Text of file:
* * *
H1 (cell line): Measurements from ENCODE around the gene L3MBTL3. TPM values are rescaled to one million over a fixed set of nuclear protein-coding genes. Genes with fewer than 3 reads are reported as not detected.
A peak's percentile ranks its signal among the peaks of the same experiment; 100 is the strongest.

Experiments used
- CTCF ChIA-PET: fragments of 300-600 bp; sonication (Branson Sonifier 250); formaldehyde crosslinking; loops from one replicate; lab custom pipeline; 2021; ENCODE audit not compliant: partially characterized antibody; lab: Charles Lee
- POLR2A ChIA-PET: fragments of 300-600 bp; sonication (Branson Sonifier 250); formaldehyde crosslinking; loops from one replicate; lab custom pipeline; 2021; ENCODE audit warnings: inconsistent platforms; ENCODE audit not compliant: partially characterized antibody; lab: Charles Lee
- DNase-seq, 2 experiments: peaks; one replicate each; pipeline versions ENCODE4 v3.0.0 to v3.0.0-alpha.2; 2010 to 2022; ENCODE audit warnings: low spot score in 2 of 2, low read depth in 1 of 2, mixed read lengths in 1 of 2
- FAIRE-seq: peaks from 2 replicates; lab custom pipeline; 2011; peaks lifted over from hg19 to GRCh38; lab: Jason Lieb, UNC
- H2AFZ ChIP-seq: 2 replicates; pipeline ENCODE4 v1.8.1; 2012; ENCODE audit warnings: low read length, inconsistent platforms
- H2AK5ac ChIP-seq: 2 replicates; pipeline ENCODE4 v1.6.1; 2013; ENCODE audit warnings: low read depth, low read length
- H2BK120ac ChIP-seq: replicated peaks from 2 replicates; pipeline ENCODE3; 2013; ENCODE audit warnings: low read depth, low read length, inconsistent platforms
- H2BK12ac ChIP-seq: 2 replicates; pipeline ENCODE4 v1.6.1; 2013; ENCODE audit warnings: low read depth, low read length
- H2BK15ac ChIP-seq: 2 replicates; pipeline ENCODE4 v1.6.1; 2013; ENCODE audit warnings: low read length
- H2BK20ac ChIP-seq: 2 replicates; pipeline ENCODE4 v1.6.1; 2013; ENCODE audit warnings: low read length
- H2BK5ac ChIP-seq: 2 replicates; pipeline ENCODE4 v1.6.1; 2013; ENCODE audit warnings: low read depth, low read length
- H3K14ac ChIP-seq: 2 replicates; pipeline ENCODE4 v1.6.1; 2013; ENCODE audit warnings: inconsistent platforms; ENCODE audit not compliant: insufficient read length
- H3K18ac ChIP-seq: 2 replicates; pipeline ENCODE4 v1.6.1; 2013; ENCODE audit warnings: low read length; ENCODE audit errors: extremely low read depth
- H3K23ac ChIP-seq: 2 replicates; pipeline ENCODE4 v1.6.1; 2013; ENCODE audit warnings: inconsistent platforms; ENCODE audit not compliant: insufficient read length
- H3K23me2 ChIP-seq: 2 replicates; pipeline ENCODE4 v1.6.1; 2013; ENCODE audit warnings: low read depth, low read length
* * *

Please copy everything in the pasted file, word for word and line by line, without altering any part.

H1 (cell line): Measurements from ENCODE around the gene L3MBTL3. TPM values are rescaled to one million over a fixed set of nuclear protein-coding genes. Genes with fewer than 3 reads are reported as not detected.
A peak's percentile ranks its signal among the peaks of the same experiment; 100 is the strongest.

Experiments used
- CTCF ChIA-PET: fragments of 300-600 bp; sonication (Branson Sonifier 250); formaldehyde crosslinking; loops from one replicate; lab custom pipeline; 2021; ENCODE audit not compliant: partially characterized antibody; lab: Charles Lee
- POLR2A ChIA-PET: fragments of 300-600 bp; sonication (Branson Sonifier 250); formaldehyde crosslinking; loops from one replicate; lab custom pipeline; 2021; ENCODE audit warnings: inconsistent platforms; ENCODE audit not compliant: partially characterized antibody; lab: Charles Lee
- DNase-seq, 2 experiments: peaks; one replicate each; pipeline versions ENCODE4 v3.0.0 to v3.0.0-alpha.2; 2010 to 2022; ENCODE audit warnings: low spot score in 2 of 2, low read depth in 1 of 2, mixed read lengths in 1 of 2
- FAIRE-seq: peaks from 2 replicates; lab custom pipeline; 2011; peaks lifted over from hg19 to GRCh38; lab: Jason Lieb, UNC
- H2AFZ ChIP-seq: 2 replicates; pipeline ENCODE4 v1.8.1; 2012; ENCODE audit warnings: low read length, inconsistent platforms
- H2AK5ac ChIP-seq: 2 replicates; pipeline ENCODE4 v1.6.1; 2013; ENCODE audit warnings: low read depth, low read length
- H2BK120ac ChIP-seq: replicated peaks from 2 replicates; pipeline ENCODE3; 2013; ENCODE audit warnings: low read depth, low read length, inconsistent platforms
- H2BK12ac ChIP-seq: 2 replicates; pipeline ENCODE4 v1.6.1; 2013; ENCODE audit warnings: low read depth, low read length
- H2BK15ac ChIP-seq: 2 replicates; pipeline ENCODE4 v1.6.1; 2013; ENCODE audit warnings: low read length
- H2BK20ac ChIP-seq: 2 replicates; pipeline ENCODE4 v1.6.1; 2013; ENCODE audit warnings: low read length
- H2BK5ac ChIP-seq: 2 replicates; pipeline ENCODE4 v1.6.1; 2013; ENCODE audit warnings: low read depth, low read length
- H3K14ac ChIP-seq: 2 replicates; pipeline ENCODE4 v1.6.1; 2013; ENCODE audit warnings: inconsistent platforms; ENCODE audit not compliant: insufficient read length
- H3K18ac ChIP-seq: 2 replicates; pipeline ENCODE4 v1.6.1; 2013; ENCODE audit warnings: low read length; ENCODE audit errors: extremely low read depth
- H3K23ac ChIP-seq: 2 replicates; pipeline ENCODE4 v1.6.1; 2013; ENCODE audit warnings: inconsistent platforms; ENCODE audit not compliant: insufficient read length
- H3K23me2 ChIP-seq: 2 replicates; pipeline ENCODE4 v1.6.1; 2013; ENCODE audit warnings: low read depth, low read length